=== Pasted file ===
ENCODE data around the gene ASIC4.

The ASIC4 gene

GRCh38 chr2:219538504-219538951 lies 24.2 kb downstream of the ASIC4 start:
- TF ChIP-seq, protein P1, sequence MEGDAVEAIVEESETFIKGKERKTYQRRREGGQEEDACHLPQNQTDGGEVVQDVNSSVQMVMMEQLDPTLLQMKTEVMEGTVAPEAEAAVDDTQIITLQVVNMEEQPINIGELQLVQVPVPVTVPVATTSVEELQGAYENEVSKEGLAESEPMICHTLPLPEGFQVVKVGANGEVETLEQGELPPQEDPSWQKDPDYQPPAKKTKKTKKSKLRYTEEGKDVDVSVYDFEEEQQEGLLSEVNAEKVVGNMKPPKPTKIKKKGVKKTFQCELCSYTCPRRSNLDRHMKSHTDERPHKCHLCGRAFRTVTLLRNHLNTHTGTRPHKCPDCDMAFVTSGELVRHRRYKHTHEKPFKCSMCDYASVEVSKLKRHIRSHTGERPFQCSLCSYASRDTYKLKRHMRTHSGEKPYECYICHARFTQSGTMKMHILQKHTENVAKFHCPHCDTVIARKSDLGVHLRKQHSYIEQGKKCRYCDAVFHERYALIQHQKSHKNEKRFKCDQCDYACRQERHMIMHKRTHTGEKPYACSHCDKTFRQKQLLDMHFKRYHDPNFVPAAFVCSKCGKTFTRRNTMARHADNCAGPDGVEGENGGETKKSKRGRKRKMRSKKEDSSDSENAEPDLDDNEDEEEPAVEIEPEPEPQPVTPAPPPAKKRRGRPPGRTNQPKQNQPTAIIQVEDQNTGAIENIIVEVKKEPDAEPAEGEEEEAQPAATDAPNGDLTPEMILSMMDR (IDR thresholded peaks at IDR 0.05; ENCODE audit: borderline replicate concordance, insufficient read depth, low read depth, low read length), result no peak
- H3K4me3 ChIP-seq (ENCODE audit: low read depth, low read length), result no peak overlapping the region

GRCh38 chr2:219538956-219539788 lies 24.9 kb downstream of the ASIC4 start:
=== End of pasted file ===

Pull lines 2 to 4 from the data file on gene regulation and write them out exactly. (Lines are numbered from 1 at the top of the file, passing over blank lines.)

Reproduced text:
The ASIC4 gene

GRCh38 chr2:219538504-219538951 lies 24.2 kb downstream of the ASIC4 start:
- TF ChIP-seq, protein P1, sequence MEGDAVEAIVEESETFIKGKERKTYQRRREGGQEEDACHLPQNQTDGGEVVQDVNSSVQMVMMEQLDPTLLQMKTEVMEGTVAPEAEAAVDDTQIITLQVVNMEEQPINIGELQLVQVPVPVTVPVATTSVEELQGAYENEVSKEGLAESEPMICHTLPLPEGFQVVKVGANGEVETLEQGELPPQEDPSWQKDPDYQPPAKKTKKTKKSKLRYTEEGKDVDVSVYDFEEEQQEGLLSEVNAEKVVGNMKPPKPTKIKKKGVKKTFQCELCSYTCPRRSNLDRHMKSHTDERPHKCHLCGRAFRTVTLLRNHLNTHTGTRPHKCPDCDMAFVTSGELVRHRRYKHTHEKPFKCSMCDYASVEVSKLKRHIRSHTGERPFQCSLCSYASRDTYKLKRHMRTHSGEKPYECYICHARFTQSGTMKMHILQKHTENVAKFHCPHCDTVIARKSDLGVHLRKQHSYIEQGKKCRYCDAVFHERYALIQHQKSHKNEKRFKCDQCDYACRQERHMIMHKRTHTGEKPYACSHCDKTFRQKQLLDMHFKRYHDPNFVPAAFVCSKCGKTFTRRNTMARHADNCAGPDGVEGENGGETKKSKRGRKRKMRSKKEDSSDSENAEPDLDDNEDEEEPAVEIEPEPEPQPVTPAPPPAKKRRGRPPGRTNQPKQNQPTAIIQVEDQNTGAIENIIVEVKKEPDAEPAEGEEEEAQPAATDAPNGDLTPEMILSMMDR (IDR thresholded peaks at IDR 0.05; ENCODE audit: borderline replicate concordance, insufficient read depth, low read depth, low read length), result no peak